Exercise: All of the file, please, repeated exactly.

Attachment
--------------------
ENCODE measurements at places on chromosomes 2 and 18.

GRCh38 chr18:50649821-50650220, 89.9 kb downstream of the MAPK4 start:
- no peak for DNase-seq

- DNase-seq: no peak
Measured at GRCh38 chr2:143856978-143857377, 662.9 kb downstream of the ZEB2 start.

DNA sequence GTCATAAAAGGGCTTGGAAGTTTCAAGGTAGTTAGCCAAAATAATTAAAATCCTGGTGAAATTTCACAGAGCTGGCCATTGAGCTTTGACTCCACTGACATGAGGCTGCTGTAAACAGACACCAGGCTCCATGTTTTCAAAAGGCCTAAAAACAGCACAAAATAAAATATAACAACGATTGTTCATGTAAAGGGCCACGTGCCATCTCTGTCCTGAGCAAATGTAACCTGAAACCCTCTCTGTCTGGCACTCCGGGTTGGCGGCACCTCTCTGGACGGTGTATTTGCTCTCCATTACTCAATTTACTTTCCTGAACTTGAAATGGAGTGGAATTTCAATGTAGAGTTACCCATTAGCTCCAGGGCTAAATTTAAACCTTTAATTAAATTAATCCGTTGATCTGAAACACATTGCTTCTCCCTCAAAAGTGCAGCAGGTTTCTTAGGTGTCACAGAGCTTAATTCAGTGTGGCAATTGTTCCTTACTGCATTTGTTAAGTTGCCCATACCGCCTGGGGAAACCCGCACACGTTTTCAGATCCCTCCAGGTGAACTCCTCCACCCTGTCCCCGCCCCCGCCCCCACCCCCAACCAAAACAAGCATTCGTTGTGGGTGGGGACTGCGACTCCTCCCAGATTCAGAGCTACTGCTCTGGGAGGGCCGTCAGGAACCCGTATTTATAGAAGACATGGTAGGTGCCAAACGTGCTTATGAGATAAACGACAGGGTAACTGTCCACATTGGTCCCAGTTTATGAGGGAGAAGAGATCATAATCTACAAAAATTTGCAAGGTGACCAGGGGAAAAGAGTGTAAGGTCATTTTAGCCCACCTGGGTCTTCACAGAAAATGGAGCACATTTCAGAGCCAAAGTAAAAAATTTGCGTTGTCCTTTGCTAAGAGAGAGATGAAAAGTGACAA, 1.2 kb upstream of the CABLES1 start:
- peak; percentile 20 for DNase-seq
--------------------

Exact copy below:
ENCODE measurements at places on chromosomes 2 and 18.

GRCh38 chr18:50649821-50650220, 89.9 kb downstream of the MAPK4 start:
- no peak for DNase-seq

- DNase-seq: no peak
Measured at GRCh38 chr2:143856978-143857377, 662.9 kb downstream of the ZEB2 start.

DNA sequence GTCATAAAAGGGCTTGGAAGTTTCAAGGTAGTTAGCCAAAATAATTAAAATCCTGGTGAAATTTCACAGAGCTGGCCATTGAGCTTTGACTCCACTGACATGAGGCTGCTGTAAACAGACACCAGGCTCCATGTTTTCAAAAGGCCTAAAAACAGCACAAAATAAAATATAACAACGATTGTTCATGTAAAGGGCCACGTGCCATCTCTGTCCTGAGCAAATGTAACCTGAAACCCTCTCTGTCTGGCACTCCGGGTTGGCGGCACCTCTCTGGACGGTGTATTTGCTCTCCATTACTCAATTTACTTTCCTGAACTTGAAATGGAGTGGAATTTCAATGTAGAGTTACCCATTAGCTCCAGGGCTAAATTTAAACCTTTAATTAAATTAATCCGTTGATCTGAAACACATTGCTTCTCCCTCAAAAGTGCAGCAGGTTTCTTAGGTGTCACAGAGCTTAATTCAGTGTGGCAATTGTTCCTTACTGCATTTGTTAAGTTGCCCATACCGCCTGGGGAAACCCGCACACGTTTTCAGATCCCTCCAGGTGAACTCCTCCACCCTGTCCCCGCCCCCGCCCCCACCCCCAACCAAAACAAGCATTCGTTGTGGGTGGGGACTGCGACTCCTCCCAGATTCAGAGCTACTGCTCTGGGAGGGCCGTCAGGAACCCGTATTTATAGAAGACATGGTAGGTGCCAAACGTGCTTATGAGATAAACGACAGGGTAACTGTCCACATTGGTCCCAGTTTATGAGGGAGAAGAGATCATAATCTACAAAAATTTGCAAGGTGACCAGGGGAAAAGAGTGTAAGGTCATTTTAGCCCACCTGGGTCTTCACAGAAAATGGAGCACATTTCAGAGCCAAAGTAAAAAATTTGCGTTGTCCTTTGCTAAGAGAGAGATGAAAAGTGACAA, 1.2 kb upstream of the CABLES1 start:
- peak; percentile 20 for DNase-seq